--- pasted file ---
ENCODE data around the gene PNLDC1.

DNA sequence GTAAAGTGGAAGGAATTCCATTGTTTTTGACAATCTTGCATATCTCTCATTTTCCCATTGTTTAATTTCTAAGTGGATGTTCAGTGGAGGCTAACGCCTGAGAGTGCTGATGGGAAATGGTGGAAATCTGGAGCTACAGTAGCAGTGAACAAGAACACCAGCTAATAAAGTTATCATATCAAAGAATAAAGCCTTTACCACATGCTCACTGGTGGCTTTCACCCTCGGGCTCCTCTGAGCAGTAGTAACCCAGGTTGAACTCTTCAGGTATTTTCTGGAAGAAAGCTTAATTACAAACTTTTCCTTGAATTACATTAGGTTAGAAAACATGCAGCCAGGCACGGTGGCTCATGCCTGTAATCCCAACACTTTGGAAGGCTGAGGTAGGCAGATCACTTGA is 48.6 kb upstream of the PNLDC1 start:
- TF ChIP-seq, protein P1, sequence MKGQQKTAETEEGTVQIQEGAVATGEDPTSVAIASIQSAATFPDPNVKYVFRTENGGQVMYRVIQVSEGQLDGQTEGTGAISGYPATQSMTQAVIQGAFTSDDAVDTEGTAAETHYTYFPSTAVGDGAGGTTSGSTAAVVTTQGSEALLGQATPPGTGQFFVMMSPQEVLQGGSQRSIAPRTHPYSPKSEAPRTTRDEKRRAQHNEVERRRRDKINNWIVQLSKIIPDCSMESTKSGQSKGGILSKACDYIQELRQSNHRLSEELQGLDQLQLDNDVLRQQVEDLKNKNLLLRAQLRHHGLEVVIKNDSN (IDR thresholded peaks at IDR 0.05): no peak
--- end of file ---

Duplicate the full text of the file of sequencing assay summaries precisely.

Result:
ENCODE data around the gene PNLDC1.

DNA sequence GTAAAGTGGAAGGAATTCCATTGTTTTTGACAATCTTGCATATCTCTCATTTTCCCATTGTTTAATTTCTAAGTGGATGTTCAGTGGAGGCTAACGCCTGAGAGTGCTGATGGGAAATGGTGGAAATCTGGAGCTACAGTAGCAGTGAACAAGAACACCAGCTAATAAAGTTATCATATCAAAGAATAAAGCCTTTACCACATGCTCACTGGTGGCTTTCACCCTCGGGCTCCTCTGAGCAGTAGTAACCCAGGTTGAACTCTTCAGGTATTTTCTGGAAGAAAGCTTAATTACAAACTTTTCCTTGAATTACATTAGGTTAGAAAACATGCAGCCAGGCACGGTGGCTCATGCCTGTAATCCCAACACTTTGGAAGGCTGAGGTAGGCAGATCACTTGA is 48.6 kb upstream of the PNLDC1 start:
- TF ChIP-seq, protein P1, sequence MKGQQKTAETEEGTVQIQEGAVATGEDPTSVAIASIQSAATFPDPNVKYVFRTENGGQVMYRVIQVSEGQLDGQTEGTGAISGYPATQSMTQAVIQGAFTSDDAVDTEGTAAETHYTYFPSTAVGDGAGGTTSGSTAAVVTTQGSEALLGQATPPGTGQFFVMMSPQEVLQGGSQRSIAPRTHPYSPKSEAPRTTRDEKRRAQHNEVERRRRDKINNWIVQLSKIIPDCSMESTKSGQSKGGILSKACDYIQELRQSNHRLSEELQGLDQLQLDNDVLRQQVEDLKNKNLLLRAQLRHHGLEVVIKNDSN (IDR thresholded peaks at IDR 0.05): no peak